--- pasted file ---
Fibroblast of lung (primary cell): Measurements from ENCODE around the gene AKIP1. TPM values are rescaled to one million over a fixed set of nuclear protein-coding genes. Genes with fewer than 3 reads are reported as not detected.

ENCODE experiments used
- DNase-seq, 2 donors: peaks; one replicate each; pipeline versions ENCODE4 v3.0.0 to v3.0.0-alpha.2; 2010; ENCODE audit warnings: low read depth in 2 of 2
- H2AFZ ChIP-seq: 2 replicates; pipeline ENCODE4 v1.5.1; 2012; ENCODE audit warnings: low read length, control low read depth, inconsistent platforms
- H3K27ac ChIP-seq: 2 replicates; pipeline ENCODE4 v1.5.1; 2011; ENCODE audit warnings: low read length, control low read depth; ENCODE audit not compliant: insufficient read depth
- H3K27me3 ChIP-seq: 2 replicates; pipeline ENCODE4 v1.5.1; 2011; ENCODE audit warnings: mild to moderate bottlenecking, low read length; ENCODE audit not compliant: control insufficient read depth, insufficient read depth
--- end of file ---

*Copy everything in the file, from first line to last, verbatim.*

Fibroblast of lung (primary cell): Measurements from ENCODE around the gene AKIP1. TPM values are rescaled to one million over a fixed set of nuclear protein-coding genes. Genes with fewer than 3 reads are reported as not detected.

ENCODE experiments used
- DNase-seq, 2 donors: peaks; one replicate each; pipeline versions ENCODE4 v3.0.0 to v3.0.0-alpha.2; 2010; ENCODE audit warnings: low read depth in 2 of 2
- H2AFZ ChIP-seq: 2 replicates; pipeline ENCODE4 v1.5.1; 2012; ENCODE audit warnings: low read length, control low read depth, inconsistent platforms
- H3K27ac ChIP-seq: 2 replicates; pipeline ENCODE4 v1.5.1; 2011; ENCODE audit warnings: low read length, control low read depth; ENCODE audit not compliant: insufficient read depth
- H3K27me3 ChIP-seq: 2 replicates; pipeline ENCODE4 v1.5.1; 2011; ENCODE audit warnings: mild to moderate bottlenecking, low read length; ENCODE audit not compliant: control insufficient read depth, insufficient read depth